But the murder of Walter Wallace, Jr. shows that the cops just keep on killing, not just in Philly but across the country. Wallace’s name is added to the list of all the Black people who have been shot by police this year alone: Breonna Taylor, George Floyd, Momodou Lamin Sisay, David McAtee, Derrick Thompson, Modesto Reyes, Jakerion Shmond Jackson, Mark Matthew Bender, Gregory Jackson, Rodney Arnez Barnes, Marcillus Stinnette, Akbar Muhammad Eaddy, Fred Williams, Tyran Dent, Stanley Cochran, Jonathan Price, William Shropshire — and on and on.
The goal is the end of the racist police system entirely, but despite the massive struggle in Philly, the PPD maintains its budget of $4.9 billion — in a city whose leaders constantly say there isn’t enough money for education. But there have been some important victories. The mobilizations this summer resulted in the elimination of a $19 million budget increase to the police budget. And two protest encampments of unhoused people and a major takeover of abandoned houses by activists, which emerged during the uprising, won major concessions from the city, including more public housing, placed under community control.
But building up our power means above all building our ability to work collectively, across working-class struggles in Philly — a city whose Left and progressive scene is too often deeply fractured. And this crucially means building up the role and power of organized labor to the fight to jail killer cops and defund and abolish the police system.
Union numbers might be low across the country, but in Philly unions occupy some of the major strategic choke points of the local economy. Public transportation workers, crucial to get people back and forth to work in the struggling economy, are organized in the MTA. Philly public school teachers (slated to return to the classroom in November, and key for the care of the children of workers) are organized in the PFT. More than this, workers have been driving a wave of unionizing in this city in recent years.
To beat back the power of the cops, we will need to add the strength of workers in our workplaces, especially the strength of unionized labor: militant actions for the movement’s demands at the workplace — strikes, walkouts, slow-downs, and beyond.
But intensifying the anti-cop movement with labor actions means fighting against the union bureaucrats. The leaders of the Philly unions sat on their hands during the historic uprising against the cops all summer. They offered little more than bland, vague support — or silence.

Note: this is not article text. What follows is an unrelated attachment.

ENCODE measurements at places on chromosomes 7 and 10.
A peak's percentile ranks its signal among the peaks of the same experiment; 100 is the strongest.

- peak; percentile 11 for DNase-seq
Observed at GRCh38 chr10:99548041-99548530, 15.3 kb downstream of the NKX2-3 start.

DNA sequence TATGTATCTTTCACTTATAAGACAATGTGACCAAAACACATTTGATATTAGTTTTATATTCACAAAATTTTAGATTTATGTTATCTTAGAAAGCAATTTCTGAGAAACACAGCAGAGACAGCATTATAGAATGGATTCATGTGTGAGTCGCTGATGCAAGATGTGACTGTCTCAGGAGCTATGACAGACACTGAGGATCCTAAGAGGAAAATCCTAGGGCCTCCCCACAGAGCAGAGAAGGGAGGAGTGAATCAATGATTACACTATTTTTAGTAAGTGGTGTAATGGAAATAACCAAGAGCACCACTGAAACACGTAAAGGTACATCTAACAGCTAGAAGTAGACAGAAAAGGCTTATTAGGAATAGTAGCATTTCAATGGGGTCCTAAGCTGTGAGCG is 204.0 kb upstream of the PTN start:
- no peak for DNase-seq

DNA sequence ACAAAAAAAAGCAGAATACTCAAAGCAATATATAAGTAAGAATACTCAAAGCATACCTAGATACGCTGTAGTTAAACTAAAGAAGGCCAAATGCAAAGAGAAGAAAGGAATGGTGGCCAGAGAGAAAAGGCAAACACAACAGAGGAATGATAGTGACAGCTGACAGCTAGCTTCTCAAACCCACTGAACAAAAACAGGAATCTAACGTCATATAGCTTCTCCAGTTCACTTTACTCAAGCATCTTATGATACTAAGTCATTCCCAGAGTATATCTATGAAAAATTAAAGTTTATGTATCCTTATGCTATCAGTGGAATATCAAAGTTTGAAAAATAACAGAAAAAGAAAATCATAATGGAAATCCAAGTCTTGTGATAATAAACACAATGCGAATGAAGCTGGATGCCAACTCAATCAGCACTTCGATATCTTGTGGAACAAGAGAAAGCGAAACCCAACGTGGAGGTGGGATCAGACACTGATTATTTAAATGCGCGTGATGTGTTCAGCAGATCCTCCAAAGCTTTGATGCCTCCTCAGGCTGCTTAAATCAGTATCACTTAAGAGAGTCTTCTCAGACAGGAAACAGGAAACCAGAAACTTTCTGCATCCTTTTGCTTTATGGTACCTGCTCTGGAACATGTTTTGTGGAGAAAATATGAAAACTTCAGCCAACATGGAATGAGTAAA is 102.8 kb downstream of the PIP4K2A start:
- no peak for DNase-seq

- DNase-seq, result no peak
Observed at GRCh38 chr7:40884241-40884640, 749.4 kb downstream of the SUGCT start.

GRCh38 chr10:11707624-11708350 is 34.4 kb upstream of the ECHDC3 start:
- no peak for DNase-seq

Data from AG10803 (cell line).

To mobilize in our unions, then, means mobilizing the most radical activist wings of the rank and file members themselves, beneath and beyond the bureaucrats. For example, assemblies would be a key way to combine activists inside unions (like the WE Caucus of rank and filers in the PFT) with activists mobilizing against cops in the streets.
Those kinds of assemblies will be crucial to building more lasting and more effective power against the cops. We need our own spaces to discuss how to “scale up.” Assemblies can increase the reach of calls to mobilize, and make it possible to coordinate larger-scale actions that can both disrupt the flow of life through streets and the flow of money through our workplaces.
Another major piece of the puzzle is the fight to kick cops out of our unions altogether. It’s clear from everything that’s been said that cop “unions” are a key to police power and the impunity with which they murder BIPOC. Inside our unions, we badly need to organize to force our local union bureaucrats to take a real and committed stand against racism. Those bureaucrats need to announce that cops are not workers — they’re just thugs for the ruling class. And they need to demand that our union nationals and federations (like SEIU and the AFL-CIO, which represent and protect cops) kick cops out. Getting cops out of unions will mean weakening their power and their impunity in fundamental ways. AFSCME and SEIU rank and filers are showing the way.
Finally, throwing our unions into the fight against cops requires cutting all union ties to the Democratic Party. For too long Philly unions have been lapdogs to Kenney and the Democrats generally — even after the brutality of the Democratic city’s police towards BIPOC and the sheer violence against anti-cop protests. We’ve already seen that neither Kenney nor Krasner will save us. Whatever their campaign promises, they’re working for the ruling class and will never dismantle the racist police system.
Only the coordinated power of the working class and oppressed — in the streets, at work, and in our unions — can win against the racist police system that murdered Walter Wallace, Jr.